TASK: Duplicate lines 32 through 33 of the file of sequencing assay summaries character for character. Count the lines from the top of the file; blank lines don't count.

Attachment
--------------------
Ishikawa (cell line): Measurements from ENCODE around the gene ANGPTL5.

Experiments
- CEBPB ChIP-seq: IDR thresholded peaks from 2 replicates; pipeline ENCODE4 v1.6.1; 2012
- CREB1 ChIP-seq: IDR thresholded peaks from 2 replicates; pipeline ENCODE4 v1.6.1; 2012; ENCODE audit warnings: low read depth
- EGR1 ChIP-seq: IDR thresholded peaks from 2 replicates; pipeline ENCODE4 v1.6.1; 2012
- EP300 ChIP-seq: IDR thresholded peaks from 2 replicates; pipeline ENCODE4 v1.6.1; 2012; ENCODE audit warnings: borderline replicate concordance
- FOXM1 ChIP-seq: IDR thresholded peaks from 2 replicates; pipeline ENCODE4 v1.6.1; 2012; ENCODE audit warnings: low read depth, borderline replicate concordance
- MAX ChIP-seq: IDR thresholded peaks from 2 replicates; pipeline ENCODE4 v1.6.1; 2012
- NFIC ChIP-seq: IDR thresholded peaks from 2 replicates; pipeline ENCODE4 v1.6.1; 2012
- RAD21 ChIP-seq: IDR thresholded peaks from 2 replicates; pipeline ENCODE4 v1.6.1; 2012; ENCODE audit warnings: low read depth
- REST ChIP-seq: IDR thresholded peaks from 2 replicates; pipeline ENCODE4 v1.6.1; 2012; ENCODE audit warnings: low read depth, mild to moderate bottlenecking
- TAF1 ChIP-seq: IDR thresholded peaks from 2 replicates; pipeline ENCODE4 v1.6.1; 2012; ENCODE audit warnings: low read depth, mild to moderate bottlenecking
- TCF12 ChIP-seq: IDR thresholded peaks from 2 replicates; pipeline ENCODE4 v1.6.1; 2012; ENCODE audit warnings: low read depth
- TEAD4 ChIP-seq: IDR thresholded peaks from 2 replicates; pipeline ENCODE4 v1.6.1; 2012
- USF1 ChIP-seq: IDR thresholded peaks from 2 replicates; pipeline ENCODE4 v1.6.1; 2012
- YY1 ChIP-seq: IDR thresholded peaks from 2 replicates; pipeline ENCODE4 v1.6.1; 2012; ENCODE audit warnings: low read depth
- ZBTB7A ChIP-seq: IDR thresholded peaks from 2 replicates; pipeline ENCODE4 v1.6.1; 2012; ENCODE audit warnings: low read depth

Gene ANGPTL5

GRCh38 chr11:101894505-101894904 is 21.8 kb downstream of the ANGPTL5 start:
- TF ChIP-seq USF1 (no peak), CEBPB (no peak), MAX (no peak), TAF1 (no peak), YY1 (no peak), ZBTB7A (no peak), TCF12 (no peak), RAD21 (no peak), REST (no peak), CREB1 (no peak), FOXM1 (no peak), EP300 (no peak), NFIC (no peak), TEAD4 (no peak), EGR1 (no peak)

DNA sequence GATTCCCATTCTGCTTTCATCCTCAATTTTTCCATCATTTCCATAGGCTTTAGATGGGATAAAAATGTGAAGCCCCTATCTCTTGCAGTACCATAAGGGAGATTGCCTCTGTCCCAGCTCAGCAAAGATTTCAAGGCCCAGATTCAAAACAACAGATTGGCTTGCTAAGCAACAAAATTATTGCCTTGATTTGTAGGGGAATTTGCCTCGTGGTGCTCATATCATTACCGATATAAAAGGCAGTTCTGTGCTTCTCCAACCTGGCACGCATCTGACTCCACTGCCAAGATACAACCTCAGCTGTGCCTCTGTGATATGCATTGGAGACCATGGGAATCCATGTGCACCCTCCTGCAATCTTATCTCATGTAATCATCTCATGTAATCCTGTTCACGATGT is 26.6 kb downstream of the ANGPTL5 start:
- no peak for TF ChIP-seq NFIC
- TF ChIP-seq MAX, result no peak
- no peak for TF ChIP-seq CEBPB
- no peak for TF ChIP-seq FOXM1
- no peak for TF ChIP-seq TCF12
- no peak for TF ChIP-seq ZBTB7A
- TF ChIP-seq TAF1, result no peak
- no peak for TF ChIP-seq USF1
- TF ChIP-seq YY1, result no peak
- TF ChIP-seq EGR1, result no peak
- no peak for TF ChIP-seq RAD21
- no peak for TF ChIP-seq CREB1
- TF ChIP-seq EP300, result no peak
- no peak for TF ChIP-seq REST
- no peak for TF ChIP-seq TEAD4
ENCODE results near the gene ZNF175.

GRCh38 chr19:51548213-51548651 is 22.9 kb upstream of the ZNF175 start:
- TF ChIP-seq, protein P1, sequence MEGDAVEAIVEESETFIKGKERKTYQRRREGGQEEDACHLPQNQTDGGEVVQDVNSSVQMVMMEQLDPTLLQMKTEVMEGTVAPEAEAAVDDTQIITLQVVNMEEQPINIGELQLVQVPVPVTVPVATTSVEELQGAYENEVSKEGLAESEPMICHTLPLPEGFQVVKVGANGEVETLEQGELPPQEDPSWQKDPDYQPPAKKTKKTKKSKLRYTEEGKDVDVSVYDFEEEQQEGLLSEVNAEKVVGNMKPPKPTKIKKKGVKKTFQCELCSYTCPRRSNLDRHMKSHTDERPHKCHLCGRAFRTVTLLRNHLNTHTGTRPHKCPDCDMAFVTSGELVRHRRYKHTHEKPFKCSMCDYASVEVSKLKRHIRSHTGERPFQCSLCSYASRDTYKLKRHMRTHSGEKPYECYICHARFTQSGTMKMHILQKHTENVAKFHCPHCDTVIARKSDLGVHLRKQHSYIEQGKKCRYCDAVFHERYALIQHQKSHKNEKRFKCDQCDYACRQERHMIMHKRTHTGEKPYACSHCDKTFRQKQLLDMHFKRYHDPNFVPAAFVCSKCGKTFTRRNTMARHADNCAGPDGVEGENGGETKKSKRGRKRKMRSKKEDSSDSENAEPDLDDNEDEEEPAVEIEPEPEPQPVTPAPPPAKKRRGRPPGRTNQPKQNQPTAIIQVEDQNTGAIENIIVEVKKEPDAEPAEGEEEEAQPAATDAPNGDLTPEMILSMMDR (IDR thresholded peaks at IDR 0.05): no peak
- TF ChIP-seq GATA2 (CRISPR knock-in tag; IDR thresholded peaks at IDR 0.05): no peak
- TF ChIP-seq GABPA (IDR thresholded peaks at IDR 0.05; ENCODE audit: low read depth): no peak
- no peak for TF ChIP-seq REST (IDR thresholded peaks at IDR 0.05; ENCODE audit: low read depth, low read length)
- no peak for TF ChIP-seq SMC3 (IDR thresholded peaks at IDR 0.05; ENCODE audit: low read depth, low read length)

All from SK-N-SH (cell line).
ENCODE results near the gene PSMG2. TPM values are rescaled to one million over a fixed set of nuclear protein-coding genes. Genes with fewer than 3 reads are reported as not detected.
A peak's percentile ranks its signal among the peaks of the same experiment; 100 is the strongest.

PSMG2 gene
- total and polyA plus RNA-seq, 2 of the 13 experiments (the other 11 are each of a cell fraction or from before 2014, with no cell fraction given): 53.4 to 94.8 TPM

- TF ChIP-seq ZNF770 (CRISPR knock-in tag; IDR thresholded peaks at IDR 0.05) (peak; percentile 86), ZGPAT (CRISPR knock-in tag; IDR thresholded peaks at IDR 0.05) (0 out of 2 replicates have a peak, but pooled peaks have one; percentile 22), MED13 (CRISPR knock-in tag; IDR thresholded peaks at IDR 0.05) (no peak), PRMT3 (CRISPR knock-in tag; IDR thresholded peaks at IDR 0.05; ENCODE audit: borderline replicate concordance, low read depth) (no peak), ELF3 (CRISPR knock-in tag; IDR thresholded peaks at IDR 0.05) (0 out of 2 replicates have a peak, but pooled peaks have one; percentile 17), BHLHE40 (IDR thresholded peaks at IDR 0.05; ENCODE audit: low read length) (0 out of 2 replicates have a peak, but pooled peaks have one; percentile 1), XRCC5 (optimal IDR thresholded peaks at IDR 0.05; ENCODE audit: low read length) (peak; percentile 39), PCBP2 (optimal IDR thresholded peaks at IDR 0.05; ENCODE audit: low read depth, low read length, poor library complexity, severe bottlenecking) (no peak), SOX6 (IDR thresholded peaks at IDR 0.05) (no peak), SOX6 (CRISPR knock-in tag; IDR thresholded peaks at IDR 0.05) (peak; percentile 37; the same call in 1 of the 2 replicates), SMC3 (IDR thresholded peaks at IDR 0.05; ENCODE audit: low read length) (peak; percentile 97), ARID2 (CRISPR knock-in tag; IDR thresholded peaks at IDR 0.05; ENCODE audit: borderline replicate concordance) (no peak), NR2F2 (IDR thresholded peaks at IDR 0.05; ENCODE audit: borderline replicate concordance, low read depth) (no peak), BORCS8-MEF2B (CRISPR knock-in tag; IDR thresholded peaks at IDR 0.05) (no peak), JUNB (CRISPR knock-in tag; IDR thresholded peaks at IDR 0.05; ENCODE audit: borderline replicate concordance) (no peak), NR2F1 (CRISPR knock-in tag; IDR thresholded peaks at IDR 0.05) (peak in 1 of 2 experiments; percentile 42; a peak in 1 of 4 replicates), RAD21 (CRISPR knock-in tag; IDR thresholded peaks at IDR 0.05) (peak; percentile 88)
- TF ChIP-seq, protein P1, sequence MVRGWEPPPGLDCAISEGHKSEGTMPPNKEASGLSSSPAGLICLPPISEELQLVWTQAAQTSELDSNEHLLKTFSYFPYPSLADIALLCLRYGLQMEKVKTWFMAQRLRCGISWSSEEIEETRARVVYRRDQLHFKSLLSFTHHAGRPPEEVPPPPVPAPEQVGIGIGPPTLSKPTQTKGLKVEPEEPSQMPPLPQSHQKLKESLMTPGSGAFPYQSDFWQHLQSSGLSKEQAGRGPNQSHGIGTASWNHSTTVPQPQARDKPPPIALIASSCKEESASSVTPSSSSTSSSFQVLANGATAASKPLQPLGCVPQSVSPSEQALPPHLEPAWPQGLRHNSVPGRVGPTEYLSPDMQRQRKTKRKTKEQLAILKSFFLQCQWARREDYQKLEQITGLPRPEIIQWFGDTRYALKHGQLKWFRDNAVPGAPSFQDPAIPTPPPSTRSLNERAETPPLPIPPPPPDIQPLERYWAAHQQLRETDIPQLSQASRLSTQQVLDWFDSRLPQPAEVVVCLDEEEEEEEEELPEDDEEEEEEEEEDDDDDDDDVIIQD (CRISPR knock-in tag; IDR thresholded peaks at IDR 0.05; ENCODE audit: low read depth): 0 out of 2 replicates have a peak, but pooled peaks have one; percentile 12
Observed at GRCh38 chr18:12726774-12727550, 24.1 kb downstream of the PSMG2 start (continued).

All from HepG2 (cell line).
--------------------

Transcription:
- no peak for TF ChIP-seq RAD21
- no peak for TF ChIP-seq CREB1